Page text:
Family Conflict

Experiencing occasional conflict is very common, even in the closest of families. Sources of everyday conflict are typically things like miscommunication or misunderstandings. Serious, long-term conflicts can arise from things like substance abuse, financial problems, marital problems, a birth, a job change, or a big move. Whether the source of a families discord is major or minor, ongoing conflict can cause a lot of stress. Allowing conflict to linger and fester can cause lasting damage to familial relationships. If you and your family are experiencing ongoing conflicts, reach out to one of TherapyDen’s family conflict experts today.

Need help finding the right therapist?
Find Your Match

Meet the specialists

 

I have experience working with families who are wanting to establish healthy equilibrium within their household structure, boundaries, and communication. In addition, I have successfully helped parents and adult children to work thought built up conflict and establish healthy relationships.

— Erica Varner-Anderson, Licensed Professional Counselor Associate in Scottsdale, AZ

We are trained to consider presenting issues from a contextual family systems lens and are always considering complex intergenerational trauma and other family dynamics in our work with all clients- whether you come to therapy with your family or as an individual.

— Sprout Therapy PDX, Licensed Professional Counselor in Portland, OR
 

As a marriage and family therapist, I specialize in helping families and individuals cope and work through family conflict.

— Ashley Thwaites, Licensed Marriage & Family Therapist in Macon, GA

I am honored to work with teens, parents, and families struggling with relationships and family changes. I have specific experience with: the transition to parenthood, conflicting parenting styles, communication, trust, and boundaries, high conflict families, families going through a separation or divorce, coparenting challenges, blended families/remarriage, repairing parent-child relationships, and child protection involvement/foster care.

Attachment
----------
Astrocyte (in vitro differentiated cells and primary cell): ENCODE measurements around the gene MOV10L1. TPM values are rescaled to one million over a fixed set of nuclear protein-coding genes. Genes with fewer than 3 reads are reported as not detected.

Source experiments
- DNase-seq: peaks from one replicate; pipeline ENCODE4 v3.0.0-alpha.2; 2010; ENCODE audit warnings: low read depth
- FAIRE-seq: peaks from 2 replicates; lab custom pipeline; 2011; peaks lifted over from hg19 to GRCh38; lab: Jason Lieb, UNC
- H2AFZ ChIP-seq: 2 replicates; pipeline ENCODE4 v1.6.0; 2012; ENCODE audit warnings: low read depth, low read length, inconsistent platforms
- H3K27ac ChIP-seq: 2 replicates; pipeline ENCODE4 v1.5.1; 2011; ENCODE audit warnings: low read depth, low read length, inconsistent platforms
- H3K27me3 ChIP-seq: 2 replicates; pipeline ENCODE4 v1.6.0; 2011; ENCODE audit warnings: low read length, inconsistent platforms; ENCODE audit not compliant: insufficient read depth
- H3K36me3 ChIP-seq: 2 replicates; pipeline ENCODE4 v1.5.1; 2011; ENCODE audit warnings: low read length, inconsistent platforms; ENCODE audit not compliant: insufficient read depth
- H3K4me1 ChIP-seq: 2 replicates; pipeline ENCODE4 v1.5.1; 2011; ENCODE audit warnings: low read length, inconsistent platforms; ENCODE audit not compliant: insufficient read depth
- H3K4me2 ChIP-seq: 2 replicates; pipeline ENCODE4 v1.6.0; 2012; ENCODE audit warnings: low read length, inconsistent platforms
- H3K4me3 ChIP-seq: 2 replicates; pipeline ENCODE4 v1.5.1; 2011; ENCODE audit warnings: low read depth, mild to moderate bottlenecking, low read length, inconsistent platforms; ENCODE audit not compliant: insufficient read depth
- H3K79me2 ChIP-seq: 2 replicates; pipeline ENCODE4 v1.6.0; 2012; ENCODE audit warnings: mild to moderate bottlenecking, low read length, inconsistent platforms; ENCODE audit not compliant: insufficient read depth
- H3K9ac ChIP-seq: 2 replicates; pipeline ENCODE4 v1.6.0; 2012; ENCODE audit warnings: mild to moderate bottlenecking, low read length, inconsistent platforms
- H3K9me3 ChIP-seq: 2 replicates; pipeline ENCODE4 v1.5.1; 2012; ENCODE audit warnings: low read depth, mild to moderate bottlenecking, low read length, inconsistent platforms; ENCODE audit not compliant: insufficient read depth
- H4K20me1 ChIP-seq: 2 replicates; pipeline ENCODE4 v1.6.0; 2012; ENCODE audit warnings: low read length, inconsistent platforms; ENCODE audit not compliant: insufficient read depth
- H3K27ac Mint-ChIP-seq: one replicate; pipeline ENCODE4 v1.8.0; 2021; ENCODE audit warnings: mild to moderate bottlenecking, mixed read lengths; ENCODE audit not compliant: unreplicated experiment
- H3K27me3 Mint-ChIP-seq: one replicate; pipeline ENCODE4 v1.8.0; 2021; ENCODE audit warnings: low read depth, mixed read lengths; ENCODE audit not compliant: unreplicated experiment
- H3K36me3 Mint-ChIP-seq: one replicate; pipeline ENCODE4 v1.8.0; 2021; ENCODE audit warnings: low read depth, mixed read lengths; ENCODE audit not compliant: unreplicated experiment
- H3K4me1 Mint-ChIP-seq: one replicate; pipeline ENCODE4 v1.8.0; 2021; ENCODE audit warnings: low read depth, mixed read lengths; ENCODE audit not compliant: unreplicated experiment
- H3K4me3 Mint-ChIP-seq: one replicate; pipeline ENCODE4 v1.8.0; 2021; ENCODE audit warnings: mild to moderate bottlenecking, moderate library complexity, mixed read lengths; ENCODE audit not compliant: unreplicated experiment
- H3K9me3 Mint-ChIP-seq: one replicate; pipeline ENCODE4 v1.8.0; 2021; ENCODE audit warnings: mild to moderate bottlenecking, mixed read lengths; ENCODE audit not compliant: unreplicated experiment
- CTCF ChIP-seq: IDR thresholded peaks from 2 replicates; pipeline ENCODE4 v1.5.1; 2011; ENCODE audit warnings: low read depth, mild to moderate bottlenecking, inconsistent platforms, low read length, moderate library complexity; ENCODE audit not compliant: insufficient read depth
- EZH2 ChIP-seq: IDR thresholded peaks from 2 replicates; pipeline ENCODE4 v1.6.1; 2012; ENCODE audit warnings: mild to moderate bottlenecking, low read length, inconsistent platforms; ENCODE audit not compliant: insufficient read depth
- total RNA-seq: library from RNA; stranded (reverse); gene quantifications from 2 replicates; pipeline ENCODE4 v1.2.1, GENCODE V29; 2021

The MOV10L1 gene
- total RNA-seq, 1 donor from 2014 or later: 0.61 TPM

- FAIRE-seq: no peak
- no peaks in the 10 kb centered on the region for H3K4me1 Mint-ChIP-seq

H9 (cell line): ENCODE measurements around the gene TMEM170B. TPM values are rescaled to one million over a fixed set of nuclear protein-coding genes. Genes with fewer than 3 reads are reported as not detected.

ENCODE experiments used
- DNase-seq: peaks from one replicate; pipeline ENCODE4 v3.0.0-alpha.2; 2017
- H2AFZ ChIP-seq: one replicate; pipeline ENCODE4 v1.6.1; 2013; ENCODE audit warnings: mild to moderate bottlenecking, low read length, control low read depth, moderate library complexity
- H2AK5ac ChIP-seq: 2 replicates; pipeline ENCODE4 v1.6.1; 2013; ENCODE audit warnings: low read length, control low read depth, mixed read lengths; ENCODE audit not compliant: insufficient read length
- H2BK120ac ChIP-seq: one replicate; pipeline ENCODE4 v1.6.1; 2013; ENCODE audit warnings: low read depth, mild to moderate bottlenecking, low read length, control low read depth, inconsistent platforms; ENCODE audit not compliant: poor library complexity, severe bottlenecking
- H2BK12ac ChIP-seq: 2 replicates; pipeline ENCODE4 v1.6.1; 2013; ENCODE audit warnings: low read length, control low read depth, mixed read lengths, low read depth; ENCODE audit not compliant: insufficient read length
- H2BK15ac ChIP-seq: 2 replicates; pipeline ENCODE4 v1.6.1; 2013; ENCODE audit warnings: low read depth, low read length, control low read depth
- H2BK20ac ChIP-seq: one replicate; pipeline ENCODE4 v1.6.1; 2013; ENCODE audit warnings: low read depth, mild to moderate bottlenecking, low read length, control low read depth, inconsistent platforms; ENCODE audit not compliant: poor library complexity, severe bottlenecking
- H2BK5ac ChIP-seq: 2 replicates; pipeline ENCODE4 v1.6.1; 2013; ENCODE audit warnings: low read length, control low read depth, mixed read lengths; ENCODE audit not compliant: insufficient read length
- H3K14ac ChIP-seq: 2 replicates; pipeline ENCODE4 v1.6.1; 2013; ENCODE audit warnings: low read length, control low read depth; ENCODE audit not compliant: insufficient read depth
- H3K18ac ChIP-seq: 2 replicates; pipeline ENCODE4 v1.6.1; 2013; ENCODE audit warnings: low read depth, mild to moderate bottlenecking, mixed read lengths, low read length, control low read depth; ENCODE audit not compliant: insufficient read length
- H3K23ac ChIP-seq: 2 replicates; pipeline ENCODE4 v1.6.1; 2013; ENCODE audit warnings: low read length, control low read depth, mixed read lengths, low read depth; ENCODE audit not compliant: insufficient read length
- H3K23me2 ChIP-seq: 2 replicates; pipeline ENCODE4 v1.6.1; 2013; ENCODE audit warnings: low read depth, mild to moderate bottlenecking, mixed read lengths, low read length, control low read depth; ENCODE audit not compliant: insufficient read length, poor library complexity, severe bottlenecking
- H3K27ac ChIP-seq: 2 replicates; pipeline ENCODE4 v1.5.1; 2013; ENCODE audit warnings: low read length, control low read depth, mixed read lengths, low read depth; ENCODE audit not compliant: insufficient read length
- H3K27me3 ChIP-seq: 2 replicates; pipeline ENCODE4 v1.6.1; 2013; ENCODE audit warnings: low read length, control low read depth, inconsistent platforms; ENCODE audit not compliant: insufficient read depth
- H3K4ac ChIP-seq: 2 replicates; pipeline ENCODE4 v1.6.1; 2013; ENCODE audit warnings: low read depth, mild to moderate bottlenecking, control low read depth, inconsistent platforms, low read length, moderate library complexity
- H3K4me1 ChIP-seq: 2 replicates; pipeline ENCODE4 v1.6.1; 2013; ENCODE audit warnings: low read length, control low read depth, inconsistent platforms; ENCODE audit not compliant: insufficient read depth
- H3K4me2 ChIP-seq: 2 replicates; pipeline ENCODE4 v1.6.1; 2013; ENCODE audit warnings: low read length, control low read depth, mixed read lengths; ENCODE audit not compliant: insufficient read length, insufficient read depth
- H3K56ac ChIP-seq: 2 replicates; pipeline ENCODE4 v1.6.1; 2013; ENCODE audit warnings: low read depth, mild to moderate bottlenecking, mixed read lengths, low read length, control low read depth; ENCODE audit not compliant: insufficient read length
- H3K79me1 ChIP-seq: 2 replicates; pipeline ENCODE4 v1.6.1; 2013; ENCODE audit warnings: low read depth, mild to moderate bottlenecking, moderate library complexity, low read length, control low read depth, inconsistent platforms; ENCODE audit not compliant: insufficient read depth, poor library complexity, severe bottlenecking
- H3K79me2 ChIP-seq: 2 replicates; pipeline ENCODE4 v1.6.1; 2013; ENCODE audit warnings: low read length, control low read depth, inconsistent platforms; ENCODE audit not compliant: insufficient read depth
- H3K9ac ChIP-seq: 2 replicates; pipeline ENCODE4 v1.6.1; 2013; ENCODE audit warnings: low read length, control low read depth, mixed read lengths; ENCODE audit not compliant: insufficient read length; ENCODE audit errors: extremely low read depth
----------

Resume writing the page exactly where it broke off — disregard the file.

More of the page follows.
— Melissa Bolger, Licensed Marriage & Family Therapist in Minneapolis, MN
 

In my work with victims of partner abuse, I deal with the traumatic effects of divorce/separation, co-parenting, relationship/marital issues, infidelity and family of origin conflict on a daily basis. I also have a lot of experience in the field of adoption/foster care, and working with the adolescent/young adult population.

— Carmen F Juneidi, Licensed Clinical Social Worker in Chicago, IL

With a Masters in Marriage and Family Therapy, I have specialized training in assessing and providing insight into patterns and cycles that can keep relationships stuck

— Sayuri (Julie) Heinl, Licensed Marriage & Family Therapist in Arlington, VA
 

Family conflicts can take many forms. The difficulties can be between parents and a child, siblings, or even involve issues with extended family. Sometimes the difficulties relate to a current event but other times the issues are more chronic and longstanding. My approach to working with families involves combining effective communication and conflict resolution skill development with a blend of family systems therapy and structural family therapy tecniques.

— David Shapiro, Psychologist in Newport Beach, CA

I have experience working with families who are wanting to establish an equilibrium within their household structure and communication. In addition, I have successfully helped parents and adult children to work thought built up conflict and establish healthy relationships.

— Erica Varner-Anderson, Licensed Professional Counselor Associate in Scottsdale, AZ
 

Family conflict to me is all about a few main themes: communication, most of all, and HOW we communicate with each other and have been communicated with; how families are the first production or play we learn in life, to use theatre language, and how the values, priorities, caring, we do (or do not) learn then are crucial to how we see things later in life; how families are frequently the last people to see or accept change and growth and relate to that change and growth.